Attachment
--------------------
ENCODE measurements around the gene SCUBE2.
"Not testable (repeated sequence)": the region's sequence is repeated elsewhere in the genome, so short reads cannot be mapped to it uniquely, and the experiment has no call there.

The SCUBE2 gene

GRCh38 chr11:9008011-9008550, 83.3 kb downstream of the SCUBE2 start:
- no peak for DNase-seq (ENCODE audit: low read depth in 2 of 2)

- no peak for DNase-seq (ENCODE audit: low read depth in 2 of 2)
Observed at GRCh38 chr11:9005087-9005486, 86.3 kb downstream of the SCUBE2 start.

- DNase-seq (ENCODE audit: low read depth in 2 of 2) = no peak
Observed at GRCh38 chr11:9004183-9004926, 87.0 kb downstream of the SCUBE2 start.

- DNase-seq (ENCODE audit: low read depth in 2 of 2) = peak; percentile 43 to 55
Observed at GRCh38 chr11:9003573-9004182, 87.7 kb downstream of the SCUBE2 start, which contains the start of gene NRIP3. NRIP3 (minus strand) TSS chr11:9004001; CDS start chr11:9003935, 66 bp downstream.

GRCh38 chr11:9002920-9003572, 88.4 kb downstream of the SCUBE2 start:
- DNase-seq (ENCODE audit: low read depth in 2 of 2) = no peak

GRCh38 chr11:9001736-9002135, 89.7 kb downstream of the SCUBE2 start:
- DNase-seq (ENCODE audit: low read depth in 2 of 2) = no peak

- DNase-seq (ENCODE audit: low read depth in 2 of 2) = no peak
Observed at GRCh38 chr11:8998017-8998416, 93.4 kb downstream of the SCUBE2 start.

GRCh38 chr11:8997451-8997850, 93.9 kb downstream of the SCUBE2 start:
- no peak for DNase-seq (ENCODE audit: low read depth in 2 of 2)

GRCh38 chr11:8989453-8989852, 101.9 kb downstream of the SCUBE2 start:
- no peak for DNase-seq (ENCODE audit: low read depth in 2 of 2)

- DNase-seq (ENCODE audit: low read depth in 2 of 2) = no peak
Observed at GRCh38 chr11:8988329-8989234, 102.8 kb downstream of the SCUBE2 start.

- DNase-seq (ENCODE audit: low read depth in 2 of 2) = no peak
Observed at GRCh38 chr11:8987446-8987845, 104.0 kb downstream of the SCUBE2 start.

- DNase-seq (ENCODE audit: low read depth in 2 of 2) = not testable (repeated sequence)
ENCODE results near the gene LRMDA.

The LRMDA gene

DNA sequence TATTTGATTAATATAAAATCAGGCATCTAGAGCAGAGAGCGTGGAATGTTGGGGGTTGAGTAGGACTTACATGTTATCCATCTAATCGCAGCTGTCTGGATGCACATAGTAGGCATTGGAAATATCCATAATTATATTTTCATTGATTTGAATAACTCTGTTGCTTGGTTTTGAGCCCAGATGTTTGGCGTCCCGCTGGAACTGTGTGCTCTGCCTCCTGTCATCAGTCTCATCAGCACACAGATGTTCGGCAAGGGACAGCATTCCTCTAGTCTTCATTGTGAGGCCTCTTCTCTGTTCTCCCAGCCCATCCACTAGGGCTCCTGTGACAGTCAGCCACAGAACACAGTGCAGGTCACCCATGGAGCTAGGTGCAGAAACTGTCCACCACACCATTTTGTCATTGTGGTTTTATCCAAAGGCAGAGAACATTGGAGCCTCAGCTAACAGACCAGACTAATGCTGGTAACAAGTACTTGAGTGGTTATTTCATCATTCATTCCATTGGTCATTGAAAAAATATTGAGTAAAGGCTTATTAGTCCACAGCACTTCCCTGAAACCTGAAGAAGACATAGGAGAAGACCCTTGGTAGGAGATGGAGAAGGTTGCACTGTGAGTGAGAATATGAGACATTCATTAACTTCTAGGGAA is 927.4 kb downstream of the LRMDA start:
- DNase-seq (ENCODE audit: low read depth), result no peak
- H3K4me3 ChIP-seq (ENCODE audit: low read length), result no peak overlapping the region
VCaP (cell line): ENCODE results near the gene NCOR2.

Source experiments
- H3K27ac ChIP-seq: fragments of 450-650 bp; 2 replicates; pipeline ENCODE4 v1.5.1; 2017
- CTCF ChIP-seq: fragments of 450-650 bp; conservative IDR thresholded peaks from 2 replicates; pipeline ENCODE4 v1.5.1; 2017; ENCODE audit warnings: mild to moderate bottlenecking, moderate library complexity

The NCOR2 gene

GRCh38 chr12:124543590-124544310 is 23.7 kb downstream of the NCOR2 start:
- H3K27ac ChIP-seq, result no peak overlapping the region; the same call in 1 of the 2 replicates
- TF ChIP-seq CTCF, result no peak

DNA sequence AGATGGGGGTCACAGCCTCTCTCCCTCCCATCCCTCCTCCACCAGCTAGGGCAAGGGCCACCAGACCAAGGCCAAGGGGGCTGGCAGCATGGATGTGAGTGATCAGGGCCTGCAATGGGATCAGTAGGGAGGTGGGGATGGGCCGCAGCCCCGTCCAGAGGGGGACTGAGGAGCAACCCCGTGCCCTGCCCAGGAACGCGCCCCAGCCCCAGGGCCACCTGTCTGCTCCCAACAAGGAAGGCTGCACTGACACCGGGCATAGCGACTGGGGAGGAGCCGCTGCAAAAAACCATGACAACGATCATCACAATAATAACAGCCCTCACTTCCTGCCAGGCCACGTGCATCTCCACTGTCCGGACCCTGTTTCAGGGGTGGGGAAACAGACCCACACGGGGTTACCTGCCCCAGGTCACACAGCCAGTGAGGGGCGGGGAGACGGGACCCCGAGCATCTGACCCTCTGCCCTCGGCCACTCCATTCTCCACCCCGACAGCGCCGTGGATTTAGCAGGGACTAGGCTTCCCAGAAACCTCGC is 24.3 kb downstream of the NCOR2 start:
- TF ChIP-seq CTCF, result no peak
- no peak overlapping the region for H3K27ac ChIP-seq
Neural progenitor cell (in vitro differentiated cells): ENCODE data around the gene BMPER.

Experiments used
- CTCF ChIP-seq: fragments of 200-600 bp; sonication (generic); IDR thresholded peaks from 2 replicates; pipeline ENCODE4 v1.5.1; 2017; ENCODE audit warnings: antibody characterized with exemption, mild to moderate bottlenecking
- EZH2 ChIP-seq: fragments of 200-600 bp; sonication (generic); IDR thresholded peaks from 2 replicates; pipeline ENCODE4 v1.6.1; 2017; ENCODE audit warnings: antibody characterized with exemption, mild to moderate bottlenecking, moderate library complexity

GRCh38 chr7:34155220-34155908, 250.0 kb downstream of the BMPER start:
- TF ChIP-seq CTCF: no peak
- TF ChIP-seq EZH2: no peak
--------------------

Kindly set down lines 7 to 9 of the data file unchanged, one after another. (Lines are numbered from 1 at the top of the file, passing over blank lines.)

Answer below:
Observed at GRCh38 chr11:9005087-9005486, 86.3 kb downstream of the SCUBE2 start.

- DNase-seq (ENCODE audit: low read depth in 2 of 2) = no peak
Observed at GRCh38 chr11:9004183-9004926, 87.0 kb downstream of the SCUBE2 start.